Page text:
"Who is al-Nusra and who is IS just isn't clear," said an aid official in Damascus.
Most fighters are from this area and often shift allegiances, depending on the state of rivalries and resources. That helps explain the sudden rise of IS in southern Damascus.
IS's entry into Yarmouk on 1 April, with little or no fighting, was through a crossing controlled by al-Nusra. While al-Nusra insists it remains neutral, most clashes have pitted IS against al-Nusra's main rival, Aknaf Beit al-Maqdis - said to be linked to the Palestinian group Hamas.
"Yarmouk must be a place where the politics of the possible begins to take hold," said Pierre Krahenbuhl who heads UNRWA, the UN's Palestinian refugee agency. Mr Krahenbuhl rushed to Damascus when the current crisis erupted and called for greater humanitarian access to the camp.
UNRWA, along with local aid groups, has been struggling for years to provide sustained deliveries of food, water, and medical supplies. They have currently not been able to enter Yarmouk since 28 March.
Mr Ramzy said some supplies are now trickling in as residents manage to go back and forth through crossings with medical kits, chemicals for water purification, and food.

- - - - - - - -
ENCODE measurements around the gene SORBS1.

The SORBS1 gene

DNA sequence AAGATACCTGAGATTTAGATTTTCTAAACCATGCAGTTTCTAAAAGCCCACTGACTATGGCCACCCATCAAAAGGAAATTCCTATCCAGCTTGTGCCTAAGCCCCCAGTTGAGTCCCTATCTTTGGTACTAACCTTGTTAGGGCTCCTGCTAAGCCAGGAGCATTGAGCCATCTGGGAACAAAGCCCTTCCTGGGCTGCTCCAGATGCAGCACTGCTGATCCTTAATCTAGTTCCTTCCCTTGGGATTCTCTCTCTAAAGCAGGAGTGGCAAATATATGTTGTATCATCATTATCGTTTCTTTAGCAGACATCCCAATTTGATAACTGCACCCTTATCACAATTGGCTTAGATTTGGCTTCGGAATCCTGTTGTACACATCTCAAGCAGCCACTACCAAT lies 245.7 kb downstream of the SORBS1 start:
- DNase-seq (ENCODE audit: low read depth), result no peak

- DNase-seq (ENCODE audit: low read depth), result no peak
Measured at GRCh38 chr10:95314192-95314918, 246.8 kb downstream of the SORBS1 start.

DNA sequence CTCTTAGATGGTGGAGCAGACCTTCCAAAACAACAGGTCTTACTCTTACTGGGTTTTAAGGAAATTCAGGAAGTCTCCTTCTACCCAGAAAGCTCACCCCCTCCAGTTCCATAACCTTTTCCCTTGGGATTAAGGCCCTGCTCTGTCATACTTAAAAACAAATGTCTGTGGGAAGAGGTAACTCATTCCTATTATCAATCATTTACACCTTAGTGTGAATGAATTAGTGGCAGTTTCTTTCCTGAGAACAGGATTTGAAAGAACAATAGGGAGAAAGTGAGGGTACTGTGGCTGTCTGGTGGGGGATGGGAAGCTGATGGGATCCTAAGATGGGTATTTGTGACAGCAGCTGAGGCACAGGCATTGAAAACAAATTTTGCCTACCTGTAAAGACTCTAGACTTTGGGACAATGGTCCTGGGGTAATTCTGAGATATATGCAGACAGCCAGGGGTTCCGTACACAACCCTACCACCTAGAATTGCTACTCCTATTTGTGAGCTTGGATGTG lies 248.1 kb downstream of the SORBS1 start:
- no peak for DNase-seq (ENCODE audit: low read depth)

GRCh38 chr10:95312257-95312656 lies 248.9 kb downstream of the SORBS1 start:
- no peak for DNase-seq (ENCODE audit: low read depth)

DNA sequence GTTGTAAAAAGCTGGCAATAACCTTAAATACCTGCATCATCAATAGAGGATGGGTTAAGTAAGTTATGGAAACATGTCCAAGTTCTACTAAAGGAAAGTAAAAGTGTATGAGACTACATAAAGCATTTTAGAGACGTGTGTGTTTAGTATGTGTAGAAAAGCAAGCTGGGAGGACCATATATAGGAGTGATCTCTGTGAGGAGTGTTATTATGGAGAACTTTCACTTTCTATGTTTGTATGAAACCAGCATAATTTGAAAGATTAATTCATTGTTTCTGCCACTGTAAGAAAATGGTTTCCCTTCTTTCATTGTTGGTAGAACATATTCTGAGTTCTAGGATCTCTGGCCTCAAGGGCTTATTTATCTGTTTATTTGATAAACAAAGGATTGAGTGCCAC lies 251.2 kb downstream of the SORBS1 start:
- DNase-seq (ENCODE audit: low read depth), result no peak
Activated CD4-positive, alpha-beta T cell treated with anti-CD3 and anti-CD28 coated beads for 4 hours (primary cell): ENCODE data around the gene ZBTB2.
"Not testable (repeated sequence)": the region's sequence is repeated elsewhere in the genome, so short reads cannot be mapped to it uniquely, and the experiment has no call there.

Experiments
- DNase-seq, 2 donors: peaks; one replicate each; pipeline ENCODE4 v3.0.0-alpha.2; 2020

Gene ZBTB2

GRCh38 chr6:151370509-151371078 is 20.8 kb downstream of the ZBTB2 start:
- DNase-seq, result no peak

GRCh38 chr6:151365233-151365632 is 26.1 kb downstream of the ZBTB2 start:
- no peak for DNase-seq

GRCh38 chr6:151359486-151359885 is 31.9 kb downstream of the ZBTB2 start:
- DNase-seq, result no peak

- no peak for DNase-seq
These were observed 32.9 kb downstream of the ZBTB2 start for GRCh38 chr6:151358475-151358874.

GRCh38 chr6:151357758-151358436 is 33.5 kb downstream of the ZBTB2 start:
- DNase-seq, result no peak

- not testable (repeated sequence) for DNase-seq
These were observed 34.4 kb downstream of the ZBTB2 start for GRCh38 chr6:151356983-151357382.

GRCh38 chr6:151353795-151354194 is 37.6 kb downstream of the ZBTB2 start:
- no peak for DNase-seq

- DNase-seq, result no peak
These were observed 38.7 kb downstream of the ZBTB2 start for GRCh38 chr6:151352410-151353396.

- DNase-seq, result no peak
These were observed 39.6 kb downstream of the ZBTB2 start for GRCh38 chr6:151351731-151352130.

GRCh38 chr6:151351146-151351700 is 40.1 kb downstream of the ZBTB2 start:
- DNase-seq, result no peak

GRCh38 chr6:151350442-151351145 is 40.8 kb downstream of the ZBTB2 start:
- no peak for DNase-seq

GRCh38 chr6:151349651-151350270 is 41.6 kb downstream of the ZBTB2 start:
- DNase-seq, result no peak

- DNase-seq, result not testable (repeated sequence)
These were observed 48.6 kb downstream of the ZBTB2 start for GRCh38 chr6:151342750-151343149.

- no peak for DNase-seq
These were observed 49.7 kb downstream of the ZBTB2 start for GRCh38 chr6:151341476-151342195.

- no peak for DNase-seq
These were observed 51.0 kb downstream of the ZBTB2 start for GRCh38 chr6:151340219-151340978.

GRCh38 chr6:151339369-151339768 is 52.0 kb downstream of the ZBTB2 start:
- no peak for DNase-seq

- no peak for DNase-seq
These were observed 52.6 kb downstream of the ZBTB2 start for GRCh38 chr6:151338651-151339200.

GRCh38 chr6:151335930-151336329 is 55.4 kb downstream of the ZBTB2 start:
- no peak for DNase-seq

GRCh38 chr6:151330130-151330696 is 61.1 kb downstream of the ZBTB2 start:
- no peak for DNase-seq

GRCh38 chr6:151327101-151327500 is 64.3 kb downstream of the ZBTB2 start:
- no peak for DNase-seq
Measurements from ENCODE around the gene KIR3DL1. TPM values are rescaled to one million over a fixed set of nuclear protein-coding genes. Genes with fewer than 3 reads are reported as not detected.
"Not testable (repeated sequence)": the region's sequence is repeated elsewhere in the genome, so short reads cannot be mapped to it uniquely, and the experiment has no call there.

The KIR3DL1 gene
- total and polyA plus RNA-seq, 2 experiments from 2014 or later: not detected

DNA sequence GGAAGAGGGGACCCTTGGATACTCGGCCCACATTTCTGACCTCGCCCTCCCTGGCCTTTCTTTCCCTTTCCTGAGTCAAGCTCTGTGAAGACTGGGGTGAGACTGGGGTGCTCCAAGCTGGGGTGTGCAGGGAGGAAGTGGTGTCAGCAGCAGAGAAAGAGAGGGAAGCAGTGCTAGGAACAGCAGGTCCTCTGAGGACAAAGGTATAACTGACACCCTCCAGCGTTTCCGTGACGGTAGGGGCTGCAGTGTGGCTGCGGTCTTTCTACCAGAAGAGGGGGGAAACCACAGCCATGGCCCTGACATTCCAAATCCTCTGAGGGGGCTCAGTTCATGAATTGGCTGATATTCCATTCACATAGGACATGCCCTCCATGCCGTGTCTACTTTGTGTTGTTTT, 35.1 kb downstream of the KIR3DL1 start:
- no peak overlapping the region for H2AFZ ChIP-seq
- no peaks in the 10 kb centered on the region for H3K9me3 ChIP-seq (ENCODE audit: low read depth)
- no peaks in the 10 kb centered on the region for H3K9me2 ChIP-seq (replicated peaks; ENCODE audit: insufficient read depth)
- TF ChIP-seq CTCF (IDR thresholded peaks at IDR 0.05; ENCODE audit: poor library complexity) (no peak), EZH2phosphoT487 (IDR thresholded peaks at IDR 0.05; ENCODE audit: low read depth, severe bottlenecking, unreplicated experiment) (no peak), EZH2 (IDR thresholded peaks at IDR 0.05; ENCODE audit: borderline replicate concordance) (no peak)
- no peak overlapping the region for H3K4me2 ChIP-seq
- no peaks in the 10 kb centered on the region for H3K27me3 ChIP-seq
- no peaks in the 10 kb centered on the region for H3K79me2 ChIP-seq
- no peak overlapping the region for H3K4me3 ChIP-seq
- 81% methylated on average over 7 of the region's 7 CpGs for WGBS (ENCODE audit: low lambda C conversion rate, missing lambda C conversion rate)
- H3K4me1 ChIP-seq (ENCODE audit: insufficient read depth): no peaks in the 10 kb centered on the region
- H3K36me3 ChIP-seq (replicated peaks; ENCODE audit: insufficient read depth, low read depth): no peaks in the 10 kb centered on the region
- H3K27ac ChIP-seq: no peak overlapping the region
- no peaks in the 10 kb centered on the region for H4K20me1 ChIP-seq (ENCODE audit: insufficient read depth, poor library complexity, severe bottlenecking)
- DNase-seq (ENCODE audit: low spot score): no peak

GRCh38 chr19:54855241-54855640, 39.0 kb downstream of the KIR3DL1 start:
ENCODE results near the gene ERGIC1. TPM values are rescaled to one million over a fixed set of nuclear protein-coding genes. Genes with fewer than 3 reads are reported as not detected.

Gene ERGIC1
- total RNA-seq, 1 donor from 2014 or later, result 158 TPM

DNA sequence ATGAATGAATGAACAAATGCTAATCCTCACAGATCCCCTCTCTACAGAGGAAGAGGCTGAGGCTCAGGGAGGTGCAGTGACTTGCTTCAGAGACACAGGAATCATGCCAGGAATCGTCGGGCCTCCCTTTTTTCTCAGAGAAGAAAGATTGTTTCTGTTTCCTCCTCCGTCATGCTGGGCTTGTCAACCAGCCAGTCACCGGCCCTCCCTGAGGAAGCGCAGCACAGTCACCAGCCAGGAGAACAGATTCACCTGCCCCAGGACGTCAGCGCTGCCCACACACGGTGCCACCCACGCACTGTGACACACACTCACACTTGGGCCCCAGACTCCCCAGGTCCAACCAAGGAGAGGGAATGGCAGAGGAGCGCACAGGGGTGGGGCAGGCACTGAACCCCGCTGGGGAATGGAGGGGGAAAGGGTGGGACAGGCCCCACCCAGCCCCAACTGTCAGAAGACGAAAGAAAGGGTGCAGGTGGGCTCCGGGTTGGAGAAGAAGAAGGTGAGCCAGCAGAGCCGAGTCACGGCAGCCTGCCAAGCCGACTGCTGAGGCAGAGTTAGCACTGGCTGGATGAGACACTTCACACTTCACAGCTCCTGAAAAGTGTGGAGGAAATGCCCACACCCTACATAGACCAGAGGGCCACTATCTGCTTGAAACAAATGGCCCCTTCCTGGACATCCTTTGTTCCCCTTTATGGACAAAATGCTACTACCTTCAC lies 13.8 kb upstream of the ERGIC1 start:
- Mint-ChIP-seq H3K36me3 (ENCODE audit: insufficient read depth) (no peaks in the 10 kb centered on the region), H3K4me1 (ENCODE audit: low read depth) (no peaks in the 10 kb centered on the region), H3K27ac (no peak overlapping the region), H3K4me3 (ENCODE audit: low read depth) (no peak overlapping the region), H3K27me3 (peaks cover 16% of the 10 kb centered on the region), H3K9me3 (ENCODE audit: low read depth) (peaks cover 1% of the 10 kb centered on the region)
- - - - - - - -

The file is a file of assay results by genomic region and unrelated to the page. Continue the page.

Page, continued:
But it is not enough for a place which has become a symbol of the profound pain and tangled politics of Syria's war. On a few visits last year, where we managed to obtain rare access inside Yarmouk, we found streets of overwhelming destruction and despair.
Estimates of how many people are still left in the camp after this latest upsurge in violence vary from 6,000 to 15,000, from a population of 18,000 when IS fighters moved in.
Many remain trapped in their homes, fearing reprisals if they leave.
"Many people can't leave unless a safe passage is created with international observers," said Salim Salameh, who lived in Yarmouk until 2012 and now heads the Palestinian League for Human Rights, a Syrian advocacy group.
And there are the even bigger questions over what the future holds for a once vibrant community which numbered about 180,000 before it was drawn into Syria's deadly conflict.
"We fear attention to this new military situation will prevail over the main issues of starvation, siege, and the attempt to find a durable solution for Palestinians in Syria and in particular Yarmouk," said Mr Salamah.
'We must go back'
Even as the hardship and horror of this war pushes thousands to flee, the powerful pull of Yarmouk remains. For families who first sought refuge there in the wake of the 1948 Arab-Israeli war, fear of another displacement is seared in their sense of self.
"It's our little Palestine," insisted one man who had taken temporary refuge outside the camp. "We must go back."
"This is a UN registered and UN protected population," a Western diplomat told me. "The records exist and once this horrendous conflict is over there is the possibility to reconstruct a lost community."
It is, he said, a "distant hope".
For now though, for the people of Yarmouk, there is the more urgent hope to simply survive.